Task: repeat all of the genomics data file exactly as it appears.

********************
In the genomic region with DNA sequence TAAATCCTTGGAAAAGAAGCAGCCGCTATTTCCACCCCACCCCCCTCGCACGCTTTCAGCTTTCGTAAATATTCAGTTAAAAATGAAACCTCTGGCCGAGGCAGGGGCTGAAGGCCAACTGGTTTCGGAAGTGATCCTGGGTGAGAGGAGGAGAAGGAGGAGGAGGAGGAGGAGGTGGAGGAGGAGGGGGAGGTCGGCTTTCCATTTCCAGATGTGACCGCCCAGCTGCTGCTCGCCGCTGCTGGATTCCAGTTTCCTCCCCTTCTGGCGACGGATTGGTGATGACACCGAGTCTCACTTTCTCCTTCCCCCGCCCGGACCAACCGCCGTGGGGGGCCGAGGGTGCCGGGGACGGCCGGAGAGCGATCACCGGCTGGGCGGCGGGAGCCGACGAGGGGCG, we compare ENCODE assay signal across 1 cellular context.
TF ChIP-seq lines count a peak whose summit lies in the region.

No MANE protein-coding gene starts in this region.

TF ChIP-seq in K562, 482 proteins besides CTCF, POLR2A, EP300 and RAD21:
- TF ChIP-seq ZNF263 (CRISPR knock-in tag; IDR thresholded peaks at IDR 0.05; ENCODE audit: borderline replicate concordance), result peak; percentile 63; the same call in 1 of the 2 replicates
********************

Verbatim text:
In the genomic region with DNA sequence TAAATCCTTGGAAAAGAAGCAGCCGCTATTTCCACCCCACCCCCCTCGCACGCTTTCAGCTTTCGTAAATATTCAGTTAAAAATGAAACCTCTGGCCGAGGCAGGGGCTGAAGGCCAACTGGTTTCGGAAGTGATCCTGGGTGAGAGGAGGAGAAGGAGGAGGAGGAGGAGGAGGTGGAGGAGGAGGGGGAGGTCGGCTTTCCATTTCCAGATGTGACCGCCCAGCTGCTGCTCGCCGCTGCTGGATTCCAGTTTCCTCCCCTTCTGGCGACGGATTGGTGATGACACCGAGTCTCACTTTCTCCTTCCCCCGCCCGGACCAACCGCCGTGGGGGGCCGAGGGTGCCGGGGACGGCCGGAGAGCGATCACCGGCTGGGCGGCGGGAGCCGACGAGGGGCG, we compare ENCODE assay signal across 1 cellular context.
TF ChIP-seq lines count a peak whose summit lies in the region.

No MANE protein-coding gene starts in this region.

TF ChIP-seq in K562, 482 proteins besides CTCF, POLR2A, EP300 and RAD21:
- TF ChIP-seq ZNF263 (CRISPR knock-in tag; IDR thresholded peaks at IDR 0.05; ENCODE audit: borderline replicate concordance), result peak; percentile 63; the same call in 1 of the 2 replicates